"He absolutely is who he says he is," says Pringle, who now lives in Florida, where he manages Lennon, a rock singer who used to live in Hendersonville. "It's all true. Buck was never a big user. He was always sober and very business-minded, even then. But among the people he hung out with in the studio, there was a lot of talk about what he had done as a kid coming up, how he was totally a self-made street guy."

"Basically, my partner Little Jimmy—he's in the penitentiary now—called me to come to the studio, and I rapped for Baby," Buck says. "He immediately seen something he liked in me. The next day I had a flight, man, all the way down to New Orleans. It was my first plane ride. It was a totally different experience for me."

Pringle was impressed by his drive and his talent, but even then, he knew Buck traveled in dangerous circles. "Frankly, he's lucky to be alive," says Pringle. "Rules didn't mean anything to him. He knows the system is not in place for him, and he just believed in himself and he's going to do what it takes to get what he wants. I always said back then that he'd either end up in jail for life or be a platinum artist."

Buck attended a number of schools in Nashville, including Dalewood, Hume-Fogg, Hillwood, Overton and White's Creek. Music was part of his life all along; he was always working on his rhyming skills. He dropped out of school at age 16, when he got his first musical break. Brian "Baby" Williams, one of the founders of the New Orleans production team Cash Money Millionaires, was in town for a show and dropped by a studio to hear some local music.

"Basically, my partner Little Jimmy—he's in the penitentiary now—called me to come to the studio, and I rapped for Baby," Buck says. "He immediately seen something he liked in me. The next day I had a flight, man, all the way down to New Orleans. It was my first plane ride. It was a totally different experience for me."

For three years, Buck spent extensive periods living in Williams' home in New Orleans, working on Cash Money recordings and tours. Despite promises, he never got past being a background rapper for other artists' projects and concerts. By age 19, he cut ties to Cash Money and returned to Nashville.

"It just got old not ever having anything work out," he says. "They had some artists blowing up, but they weren't doing nothing on me individually. I was frustrated then, but I don't consider it wasted time. I learned a lot."

At home, Buck returned to the streets. He was an adult now and he had a reputation—his neighborhood knew he'd spent years on the Cash Money roster, which included big names like Juvenile and Lil' Wayne. Yet Buck still needed money to finance his ambitions, and selling drugs was the fastest way he knew to collect. He used the money to make some recordings, and he worked on cuts by other local rappers, including Pistol and Boogie, two of the city's best-known MCs at the time.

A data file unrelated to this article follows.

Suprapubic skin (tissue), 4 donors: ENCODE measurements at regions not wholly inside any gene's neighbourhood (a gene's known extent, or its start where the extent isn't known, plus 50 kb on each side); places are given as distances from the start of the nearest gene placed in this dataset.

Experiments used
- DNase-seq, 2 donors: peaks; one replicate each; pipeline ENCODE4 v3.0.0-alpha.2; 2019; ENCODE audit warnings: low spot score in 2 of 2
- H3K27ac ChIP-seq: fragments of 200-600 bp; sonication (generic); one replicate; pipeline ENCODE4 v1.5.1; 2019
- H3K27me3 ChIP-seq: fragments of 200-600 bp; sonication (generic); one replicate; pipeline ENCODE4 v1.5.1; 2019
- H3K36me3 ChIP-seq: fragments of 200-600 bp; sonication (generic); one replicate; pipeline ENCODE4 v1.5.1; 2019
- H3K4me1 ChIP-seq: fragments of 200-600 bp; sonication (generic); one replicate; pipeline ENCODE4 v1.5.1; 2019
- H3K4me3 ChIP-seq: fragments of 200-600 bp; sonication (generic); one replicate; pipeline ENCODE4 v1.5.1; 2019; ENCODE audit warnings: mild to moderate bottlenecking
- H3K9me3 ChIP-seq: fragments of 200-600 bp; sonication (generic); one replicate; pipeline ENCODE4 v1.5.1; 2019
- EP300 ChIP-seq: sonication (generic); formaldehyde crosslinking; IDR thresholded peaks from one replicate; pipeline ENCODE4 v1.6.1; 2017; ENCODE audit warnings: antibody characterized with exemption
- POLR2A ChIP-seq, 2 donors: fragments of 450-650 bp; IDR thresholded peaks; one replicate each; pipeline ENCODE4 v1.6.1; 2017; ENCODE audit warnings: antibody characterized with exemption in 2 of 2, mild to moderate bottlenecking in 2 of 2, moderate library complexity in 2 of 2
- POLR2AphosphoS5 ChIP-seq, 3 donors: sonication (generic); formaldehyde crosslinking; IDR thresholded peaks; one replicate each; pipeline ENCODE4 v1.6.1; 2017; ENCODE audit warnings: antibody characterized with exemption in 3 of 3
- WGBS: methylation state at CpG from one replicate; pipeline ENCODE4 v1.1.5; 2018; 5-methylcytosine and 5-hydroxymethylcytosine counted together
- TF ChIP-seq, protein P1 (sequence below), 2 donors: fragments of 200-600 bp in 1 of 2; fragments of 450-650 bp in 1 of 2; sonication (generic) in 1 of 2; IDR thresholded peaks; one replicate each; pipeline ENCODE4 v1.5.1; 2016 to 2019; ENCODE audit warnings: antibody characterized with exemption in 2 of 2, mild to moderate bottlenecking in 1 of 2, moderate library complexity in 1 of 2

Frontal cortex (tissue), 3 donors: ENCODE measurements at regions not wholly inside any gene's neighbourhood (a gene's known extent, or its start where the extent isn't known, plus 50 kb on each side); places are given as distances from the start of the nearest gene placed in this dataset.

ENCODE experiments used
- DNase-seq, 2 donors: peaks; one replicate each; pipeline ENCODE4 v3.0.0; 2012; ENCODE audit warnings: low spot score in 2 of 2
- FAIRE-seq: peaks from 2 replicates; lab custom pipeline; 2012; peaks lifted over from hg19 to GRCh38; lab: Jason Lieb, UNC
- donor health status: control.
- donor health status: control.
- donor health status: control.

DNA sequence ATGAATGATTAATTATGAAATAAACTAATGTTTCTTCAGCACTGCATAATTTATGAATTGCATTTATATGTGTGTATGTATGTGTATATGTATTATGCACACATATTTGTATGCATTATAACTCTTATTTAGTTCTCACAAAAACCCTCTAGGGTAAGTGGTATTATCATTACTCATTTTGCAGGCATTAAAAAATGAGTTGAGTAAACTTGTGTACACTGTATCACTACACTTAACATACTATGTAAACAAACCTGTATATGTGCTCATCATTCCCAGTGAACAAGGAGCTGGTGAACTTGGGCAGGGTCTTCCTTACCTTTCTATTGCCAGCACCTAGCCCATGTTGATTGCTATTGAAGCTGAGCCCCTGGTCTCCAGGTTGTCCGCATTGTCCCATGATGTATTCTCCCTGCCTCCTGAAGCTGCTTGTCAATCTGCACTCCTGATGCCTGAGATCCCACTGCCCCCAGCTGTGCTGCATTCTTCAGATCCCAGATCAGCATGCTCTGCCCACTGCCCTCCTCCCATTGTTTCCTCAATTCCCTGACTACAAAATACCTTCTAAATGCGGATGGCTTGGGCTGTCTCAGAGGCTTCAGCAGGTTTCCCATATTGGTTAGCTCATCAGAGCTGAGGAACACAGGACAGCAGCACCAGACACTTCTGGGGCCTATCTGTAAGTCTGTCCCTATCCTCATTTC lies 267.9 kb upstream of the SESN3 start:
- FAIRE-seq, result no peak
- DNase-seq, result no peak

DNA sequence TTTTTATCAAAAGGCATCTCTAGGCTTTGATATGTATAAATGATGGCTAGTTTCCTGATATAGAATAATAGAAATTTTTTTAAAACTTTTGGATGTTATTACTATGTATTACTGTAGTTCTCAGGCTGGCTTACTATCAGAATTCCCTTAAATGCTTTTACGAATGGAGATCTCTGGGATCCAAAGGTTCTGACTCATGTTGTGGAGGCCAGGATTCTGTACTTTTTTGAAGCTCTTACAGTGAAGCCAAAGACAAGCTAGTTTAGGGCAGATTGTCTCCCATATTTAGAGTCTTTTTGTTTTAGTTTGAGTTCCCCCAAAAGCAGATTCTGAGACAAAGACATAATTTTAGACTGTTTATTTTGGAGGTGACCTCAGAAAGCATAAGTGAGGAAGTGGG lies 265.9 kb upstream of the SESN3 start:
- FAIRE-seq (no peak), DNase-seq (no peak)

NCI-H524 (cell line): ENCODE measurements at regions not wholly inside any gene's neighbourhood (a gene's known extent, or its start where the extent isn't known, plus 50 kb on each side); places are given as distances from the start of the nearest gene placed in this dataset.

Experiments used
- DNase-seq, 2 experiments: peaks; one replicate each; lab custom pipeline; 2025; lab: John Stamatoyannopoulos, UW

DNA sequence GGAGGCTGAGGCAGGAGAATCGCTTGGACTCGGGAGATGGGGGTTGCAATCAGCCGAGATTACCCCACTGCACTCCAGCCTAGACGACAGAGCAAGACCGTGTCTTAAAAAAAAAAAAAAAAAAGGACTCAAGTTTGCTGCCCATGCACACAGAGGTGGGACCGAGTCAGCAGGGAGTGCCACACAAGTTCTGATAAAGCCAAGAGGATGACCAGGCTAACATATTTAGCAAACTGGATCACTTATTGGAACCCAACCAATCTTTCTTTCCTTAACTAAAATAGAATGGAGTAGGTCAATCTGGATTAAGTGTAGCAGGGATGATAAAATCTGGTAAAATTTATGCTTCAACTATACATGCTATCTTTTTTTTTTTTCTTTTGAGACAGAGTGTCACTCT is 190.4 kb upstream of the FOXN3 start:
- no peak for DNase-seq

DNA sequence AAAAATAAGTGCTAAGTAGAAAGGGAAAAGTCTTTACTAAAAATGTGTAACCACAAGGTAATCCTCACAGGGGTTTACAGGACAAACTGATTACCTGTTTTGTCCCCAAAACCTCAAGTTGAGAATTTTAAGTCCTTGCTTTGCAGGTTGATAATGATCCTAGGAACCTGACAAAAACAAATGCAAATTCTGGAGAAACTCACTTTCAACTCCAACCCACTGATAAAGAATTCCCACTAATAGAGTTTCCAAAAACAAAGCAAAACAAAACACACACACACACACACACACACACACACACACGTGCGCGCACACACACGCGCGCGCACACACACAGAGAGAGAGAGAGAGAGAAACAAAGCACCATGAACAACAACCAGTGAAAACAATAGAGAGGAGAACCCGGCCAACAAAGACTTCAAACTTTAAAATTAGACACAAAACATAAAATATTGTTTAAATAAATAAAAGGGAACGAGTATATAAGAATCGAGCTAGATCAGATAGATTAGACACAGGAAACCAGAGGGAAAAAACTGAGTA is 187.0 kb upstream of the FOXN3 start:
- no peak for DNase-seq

"I started making my own CDs to sell," Buck says. "It would only cost me $300 to press up 1,000 CDs. I was selling them for $10 apiece from the Citgo gas station beside TSU. At that price, I started making more money selling music than I was selling that illegal shit and putting my life on the line. So I started seeing things differently. The illegal game was out for me then. I converted totally over to just music."

Before he got out of the drug business, though, he had a frighteningly close call. One night while stretched out on the floor of an apartment watching TV with some friends, a group of men kicked in the door and started shooting. Buck jumped to his feet and was heading toward the kitchen when bullets pierced his arm and thigh. His friend, a rapper by the name of D-Tay, grabbed his pistol and shot back, hitting one of the intruders.

"When you selling drugs, cats want what you got, and they want to take it," Buck says. "So I got hit. My homeboy D-Tay saved my life."

Once healed, Buck hooked up with Pringle, who says he saw Buck's potential right away. Pringle's rap label, Next Level Records, put out Thuggin' to the End, an album by Buck and D-Tay (who also appears as a co-rapper on Straight Outta Ca$hville). The independent album sold decently in Nashville, turning about 8,000 copies. But without radio play, it never took off beyond the local rap underground.

"I liked him a lot, I always thought he could do something big," says Pringle, who recently repackaged the independent CD with new artwork and rereleased it as Young Buck—The Underground. "He's a genuinely decent, kind, hardworking guy. He had more determination than anybody I ever met. He reminded me of someone like Garth Brooks or Kid Rock. He just absolutely believed in himself, and he was going to find a way. He wasn't going to wait for someone to do it for him."

Buck looks back on his experience with Next Level much as he does his time with Cash Money: once he realized it wasn't going to lead to stardom, he moved on. "I know now that it was the wrong way to go," Buck says. "I just want to tell people to be careful what they do. You can sign the wrong paper and it will hold you up."

From there, Buck reunited with rap singer Juvenile, whom he'd met when both were young rappers with Cash Money in New Orleans. "I hit the road with Juvenile for a year-and-a-half," Buck says, performing as one of the leader's vocal partners onstage. During a New York stop in 2001, rappers 50 Cent and Lloyd Banks visited Juvenile on his bus.